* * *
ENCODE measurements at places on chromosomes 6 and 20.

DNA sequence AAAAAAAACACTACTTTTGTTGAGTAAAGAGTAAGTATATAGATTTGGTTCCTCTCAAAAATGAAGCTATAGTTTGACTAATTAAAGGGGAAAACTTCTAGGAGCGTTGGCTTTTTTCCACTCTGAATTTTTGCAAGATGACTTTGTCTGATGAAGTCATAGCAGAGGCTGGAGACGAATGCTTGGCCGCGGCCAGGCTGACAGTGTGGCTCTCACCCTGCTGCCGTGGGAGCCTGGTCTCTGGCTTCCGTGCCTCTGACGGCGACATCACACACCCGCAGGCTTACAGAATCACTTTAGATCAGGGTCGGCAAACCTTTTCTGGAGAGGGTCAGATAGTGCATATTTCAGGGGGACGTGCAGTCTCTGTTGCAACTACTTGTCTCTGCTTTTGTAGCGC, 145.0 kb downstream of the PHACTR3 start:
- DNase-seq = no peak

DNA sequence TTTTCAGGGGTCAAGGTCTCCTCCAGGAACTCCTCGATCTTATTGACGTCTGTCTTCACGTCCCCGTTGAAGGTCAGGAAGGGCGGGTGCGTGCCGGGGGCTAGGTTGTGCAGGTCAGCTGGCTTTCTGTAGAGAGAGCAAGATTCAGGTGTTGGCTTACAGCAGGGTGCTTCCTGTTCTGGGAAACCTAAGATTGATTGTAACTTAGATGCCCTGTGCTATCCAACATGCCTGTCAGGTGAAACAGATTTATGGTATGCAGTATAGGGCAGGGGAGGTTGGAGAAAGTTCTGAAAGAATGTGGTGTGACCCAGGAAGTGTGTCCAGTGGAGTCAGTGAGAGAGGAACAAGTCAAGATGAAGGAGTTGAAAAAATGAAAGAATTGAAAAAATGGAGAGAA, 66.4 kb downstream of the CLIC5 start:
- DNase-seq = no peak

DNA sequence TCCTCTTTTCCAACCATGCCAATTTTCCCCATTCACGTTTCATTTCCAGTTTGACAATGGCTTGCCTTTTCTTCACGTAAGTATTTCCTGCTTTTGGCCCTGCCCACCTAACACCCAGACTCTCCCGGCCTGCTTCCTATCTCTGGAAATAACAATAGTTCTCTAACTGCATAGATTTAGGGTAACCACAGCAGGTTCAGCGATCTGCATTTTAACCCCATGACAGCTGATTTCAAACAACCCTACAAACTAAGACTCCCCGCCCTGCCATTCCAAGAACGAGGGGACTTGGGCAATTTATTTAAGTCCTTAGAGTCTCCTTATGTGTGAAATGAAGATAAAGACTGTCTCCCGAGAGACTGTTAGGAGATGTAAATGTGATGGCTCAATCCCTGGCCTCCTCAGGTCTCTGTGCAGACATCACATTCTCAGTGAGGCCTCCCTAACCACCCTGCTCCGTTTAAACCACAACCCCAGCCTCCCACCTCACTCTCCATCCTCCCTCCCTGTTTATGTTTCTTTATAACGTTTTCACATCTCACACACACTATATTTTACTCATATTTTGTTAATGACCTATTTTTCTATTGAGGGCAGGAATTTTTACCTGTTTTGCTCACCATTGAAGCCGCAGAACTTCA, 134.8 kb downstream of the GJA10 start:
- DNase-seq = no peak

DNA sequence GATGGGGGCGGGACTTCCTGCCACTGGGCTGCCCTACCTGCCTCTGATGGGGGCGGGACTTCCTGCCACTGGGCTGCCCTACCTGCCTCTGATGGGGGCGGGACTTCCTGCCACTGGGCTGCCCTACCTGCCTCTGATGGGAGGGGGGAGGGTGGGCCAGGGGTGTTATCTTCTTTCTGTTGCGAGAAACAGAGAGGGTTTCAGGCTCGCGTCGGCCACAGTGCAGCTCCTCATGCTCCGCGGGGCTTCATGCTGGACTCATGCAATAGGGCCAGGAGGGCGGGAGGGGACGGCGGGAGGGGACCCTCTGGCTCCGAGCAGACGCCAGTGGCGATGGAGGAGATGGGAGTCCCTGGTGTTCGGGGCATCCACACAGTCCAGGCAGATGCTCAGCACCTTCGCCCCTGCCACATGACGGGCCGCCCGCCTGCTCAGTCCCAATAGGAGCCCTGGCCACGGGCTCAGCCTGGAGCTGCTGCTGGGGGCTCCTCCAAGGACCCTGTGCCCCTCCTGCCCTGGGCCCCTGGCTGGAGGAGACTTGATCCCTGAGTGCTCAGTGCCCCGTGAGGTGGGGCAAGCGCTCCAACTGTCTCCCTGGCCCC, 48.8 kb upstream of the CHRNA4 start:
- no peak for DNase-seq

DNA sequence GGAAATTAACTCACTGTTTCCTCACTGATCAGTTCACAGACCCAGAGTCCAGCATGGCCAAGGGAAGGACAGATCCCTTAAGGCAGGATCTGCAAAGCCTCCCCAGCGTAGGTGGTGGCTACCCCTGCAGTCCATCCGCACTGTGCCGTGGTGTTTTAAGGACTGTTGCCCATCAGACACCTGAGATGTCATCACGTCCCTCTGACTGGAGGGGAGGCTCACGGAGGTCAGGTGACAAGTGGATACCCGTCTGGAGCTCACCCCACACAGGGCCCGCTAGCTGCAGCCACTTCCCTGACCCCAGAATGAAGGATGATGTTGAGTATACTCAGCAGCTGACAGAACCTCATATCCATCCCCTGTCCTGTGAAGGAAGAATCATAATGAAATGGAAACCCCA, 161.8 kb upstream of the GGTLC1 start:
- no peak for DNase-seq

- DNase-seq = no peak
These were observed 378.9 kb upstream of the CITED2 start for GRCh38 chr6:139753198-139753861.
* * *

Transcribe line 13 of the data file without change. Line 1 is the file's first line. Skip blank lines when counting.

These were observed 378.9 kb upstream of the CITED2 start for GRCh38 chr6:139753198-139753861.